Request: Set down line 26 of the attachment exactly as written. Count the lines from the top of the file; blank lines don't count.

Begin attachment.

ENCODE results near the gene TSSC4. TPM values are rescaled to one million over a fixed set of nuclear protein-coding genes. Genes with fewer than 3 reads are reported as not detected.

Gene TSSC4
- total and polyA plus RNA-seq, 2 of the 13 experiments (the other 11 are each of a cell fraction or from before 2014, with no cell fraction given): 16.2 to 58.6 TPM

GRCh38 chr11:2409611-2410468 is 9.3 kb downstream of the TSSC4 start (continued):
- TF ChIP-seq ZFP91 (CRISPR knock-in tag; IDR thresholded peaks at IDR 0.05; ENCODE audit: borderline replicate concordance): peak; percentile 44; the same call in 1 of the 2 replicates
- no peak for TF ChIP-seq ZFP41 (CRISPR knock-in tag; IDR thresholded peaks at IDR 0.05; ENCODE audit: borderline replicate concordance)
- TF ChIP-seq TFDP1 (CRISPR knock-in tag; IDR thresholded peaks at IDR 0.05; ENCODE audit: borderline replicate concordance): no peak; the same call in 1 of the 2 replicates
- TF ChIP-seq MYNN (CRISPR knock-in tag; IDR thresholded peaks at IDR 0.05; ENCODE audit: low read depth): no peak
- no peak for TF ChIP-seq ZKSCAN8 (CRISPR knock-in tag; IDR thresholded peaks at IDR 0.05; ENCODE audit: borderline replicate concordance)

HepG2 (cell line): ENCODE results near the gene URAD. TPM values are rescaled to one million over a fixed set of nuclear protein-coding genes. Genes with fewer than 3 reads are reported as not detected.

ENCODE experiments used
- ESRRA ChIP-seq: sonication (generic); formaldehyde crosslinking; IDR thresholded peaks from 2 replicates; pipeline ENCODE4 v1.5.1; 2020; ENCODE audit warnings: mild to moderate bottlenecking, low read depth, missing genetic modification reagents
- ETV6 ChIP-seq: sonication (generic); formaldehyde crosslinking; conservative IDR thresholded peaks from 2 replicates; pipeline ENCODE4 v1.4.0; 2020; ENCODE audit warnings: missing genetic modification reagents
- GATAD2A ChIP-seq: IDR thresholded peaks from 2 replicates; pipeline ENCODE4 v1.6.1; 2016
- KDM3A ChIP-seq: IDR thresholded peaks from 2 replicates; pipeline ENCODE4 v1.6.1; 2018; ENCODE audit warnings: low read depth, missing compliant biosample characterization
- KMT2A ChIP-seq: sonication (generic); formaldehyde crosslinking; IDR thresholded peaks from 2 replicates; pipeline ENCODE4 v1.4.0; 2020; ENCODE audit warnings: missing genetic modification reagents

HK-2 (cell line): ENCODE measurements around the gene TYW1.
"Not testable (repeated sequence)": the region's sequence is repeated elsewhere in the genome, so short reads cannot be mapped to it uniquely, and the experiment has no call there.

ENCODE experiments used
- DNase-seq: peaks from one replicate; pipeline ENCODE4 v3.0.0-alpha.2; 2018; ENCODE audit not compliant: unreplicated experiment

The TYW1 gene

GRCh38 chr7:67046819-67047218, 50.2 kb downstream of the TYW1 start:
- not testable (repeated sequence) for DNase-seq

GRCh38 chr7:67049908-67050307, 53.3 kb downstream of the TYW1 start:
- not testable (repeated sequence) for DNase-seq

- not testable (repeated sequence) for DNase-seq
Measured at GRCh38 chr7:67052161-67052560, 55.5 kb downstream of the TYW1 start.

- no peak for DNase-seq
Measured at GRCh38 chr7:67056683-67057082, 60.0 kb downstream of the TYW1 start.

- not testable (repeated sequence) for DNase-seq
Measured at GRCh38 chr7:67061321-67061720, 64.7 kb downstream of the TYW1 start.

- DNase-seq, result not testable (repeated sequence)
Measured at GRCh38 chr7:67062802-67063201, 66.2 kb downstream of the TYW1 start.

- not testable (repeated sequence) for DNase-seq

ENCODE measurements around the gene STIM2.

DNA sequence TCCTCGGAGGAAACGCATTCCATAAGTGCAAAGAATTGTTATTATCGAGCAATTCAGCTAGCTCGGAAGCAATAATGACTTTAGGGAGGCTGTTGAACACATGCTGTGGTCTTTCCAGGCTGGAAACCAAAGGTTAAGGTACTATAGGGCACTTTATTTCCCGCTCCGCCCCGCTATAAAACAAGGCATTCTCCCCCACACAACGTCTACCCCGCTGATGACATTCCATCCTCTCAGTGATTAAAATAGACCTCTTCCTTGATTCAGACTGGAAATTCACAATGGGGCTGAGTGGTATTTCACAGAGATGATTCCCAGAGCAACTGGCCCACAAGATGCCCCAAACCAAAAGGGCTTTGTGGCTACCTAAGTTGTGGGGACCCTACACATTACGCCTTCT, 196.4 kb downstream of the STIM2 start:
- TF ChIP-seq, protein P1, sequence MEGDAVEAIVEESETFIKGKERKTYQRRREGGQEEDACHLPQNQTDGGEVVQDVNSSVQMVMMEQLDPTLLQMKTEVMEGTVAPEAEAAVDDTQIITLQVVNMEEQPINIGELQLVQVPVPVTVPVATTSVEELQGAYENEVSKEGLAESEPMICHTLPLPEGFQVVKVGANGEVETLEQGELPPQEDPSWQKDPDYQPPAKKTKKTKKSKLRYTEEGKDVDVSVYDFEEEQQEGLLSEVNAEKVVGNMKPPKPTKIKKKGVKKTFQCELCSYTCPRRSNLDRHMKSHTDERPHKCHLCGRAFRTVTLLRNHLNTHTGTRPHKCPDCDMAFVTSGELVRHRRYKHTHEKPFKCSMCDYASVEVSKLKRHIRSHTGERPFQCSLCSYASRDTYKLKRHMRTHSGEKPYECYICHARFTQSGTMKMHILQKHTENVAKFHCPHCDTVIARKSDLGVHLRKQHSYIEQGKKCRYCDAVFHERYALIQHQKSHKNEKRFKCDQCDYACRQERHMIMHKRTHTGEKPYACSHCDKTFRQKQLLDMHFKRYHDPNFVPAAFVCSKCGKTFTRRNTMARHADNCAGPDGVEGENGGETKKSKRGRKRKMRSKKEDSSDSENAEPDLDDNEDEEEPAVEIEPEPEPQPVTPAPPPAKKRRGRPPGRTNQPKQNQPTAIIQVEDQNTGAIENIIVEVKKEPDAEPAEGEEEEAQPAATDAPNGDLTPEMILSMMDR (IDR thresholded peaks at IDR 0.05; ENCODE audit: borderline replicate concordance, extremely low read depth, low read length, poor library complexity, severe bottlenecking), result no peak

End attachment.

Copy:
- not testable (repeated sequence) for DNase-seq